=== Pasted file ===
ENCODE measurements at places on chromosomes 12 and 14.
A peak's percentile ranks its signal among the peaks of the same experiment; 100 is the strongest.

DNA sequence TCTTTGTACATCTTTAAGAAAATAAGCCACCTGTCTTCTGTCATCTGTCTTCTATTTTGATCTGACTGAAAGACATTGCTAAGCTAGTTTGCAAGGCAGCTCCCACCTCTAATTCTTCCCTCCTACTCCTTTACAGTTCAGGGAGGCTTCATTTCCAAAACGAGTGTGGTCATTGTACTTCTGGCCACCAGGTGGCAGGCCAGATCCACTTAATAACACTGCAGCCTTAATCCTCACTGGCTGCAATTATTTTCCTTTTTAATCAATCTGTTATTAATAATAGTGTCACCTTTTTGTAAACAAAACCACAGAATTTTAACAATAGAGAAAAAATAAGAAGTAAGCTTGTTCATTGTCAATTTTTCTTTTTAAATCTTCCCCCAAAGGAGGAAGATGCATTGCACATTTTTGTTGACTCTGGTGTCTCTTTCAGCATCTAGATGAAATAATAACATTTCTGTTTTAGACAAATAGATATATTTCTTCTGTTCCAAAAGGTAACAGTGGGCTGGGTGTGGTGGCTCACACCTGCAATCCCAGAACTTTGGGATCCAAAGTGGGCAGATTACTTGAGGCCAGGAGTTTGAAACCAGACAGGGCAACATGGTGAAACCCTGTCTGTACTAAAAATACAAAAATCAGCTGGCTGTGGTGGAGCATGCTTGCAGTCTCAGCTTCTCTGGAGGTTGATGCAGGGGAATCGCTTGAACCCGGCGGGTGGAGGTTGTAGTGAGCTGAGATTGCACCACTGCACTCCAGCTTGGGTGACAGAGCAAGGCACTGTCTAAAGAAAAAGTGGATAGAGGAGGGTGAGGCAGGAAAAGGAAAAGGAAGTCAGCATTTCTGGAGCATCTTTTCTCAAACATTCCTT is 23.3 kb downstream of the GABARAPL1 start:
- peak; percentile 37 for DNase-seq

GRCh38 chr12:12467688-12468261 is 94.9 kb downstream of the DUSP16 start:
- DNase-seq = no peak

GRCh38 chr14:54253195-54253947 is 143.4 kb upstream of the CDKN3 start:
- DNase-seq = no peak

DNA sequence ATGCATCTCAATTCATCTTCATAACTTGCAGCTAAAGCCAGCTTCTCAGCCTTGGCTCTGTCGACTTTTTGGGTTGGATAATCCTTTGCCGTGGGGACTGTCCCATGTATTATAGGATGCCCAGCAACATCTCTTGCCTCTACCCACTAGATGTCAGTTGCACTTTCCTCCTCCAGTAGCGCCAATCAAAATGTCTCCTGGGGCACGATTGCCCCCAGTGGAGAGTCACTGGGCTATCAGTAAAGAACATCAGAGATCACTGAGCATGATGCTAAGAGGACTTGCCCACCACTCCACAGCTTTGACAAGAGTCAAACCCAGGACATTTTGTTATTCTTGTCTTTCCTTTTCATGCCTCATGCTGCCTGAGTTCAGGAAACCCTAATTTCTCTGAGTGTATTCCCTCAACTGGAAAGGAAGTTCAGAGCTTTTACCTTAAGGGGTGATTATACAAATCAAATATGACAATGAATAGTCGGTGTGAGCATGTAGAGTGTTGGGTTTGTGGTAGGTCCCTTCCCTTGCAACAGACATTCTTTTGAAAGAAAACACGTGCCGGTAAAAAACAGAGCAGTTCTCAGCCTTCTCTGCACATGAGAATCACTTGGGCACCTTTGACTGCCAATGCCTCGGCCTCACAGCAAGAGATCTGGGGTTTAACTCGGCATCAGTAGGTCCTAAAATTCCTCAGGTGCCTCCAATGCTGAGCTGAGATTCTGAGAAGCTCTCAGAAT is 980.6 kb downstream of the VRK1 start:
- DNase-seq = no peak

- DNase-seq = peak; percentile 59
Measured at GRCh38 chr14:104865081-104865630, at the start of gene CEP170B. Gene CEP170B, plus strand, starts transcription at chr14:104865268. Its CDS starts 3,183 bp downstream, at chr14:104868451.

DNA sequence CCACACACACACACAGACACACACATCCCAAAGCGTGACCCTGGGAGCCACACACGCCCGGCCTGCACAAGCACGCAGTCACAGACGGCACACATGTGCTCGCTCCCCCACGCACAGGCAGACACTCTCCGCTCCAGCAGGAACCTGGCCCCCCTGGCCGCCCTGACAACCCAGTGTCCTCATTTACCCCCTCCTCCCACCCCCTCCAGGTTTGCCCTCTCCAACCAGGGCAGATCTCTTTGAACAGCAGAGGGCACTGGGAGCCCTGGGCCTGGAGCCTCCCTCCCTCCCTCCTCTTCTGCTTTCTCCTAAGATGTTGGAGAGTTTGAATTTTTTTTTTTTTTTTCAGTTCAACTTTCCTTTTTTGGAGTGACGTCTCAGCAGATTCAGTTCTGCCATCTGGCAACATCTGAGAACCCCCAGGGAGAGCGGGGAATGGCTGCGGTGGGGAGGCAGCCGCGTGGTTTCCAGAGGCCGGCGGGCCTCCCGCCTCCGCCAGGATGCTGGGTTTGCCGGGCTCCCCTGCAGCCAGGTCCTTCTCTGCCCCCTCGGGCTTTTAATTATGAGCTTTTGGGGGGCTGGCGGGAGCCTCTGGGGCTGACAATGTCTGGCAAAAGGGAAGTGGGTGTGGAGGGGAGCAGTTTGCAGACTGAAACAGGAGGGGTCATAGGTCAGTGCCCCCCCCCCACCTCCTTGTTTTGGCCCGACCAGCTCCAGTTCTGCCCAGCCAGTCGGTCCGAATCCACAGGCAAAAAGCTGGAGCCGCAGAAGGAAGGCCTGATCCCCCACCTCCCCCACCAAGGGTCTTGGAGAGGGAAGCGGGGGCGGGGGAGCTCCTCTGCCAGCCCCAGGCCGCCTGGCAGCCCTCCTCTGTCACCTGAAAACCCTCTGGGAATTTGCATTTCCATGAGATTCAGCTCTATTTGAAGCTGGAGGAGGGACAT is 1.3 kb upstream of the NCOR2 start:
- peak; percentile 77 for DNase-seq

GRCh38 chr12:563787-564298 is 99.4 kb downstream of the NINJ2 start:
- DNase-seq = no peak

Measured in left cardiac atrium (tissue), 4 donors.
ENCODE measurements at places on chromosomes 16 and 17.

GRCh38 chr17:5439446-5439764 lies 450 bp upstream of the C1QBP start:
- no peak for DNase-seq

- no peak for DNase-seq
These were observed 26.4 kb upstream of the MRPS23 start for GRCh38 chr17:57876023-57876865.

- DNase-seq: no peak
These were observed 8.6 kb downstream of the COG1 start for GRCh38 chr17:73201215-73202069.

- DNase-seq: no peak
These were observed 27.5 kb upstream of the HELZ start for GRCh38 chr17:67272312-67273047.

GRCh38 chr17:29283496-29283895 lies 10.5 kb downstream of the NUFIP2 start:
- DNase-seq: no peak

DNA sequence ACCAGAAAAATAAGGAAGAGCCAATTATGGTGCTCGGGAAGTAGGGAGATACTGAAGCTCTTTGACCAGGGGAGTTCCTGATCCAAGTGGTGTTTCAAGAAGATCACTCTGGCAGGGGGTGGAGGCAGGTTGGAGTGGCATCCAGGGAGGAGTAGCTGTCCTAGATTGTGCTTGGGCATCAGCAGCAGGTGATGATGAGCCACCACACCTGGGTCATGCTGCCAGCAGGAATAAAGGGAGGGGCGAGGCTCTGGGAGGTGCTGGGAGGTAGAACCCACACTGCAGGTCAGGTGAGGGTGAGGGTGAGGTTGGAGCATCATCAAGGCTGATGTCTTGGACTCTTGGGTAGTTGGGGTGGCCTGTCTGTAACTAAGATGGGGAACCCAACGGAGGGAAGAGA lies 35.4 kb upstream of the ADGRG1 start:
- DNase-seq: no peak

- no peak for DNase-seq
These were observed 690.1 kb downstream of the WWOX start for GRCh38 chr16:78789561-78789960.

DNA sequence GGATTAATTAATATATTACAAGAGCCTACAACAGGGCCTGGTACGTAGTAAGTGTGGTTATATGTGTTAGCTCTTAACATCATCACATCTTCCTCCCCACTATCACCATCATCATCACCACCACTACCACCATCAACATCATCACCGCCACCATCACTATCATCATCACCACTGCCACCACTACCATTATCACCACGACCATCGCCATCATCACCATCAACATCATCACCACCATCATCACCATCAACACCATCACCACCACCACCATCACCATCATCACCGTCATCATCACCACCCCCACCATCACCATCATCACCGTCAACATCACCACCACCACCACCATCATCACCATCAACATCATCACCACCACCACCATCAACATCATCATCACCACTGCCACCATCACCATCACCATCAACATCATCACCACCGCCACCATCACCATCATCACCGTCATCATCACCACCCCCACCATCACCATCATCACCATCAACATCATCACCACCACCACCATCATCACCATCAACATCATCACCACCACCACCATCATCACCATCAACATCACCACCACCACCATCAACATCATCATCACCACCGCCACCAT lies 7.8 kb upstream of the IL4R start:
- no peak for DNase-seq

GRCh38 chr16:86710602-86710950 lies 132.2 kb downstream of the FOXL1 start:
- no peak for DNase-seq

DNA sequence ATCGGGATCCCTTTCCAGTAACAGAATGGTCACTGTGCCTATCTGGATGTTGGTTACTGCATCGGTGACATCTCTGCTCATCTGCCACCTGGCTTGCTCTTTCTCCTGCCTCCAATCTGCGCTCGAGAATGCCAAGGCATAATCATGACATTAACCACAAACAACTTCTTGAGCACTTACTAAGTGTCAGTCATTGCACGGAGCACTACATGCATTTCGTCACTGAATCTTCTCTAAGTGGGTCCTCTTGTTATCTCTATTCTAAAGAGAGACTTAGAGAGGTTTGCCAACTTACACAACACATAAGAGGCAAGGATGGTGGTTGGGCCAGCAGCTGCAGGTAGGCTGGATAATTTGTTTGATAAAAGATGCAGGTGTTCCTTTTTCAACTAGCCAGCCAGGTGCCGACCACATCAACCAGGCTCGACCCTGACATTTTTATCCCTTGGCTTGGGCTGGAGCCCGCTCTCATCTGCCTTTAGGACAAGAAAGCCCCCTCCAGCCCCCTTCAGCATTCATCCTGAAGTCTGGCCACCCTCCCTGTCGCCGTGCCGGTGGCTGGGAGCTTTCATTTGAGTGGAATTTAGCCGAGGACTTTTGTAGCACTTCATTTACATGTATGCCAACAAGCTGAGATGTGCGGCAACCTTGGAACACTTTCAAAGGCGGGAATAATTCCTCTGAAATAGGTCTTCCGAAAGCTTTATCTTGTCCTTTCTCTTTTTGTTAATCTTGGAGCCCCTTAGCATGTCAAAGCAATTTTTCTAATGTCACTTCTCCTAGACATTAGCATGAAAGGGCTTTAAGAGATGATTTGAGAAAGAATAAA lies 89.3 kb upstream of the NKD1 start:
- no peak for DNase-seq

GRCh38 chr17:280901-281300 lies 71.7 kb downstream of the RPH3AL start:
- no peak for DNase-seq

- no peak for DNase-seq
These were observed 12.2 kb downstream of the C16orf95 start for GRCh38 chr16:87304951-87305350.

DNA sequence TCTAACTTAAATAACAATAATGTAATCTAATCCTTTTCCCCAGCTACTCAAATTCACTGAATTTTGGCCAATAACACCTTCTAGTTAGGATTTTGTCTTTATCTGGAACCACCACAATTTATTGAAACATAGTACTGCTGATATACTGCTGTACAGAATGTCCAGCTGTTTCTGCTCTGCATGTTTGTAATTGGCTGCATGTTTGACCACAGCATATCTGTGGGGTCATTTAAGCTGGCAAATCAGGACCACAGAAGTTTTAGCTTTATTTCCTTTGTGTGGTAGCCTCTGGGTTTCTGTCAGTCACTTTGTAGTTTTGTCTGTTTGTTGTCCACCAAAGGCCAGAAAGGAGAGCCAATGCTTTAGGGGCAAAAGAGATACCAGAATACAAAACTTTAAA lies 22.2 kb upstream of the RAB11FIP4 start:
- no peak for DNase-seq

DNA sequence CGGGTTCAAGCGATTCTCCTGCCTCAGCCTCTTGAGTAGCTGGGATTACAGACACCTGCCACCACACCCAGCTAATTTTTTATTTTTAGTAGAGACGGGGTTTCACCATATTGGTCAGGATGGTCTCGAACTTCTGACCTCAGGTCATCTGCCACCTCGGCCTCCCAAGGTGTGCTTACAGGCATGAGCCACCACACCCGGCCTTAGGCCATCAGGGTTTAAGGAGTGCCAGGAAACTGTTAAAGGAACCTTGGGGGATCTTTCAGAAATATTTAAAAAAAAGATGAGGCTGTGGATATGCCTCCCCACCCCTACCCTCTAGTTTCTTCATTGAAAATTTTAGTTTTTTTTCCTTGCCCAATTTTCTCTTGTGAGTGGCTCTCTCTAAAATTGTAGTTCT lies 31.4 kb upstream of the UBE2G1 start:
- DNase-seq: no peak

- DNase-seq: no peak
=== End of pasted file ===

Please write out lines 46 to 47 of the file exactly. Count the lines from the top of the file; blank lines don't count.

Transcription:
- DNase-seq: no peak

- DNase-seq: no peak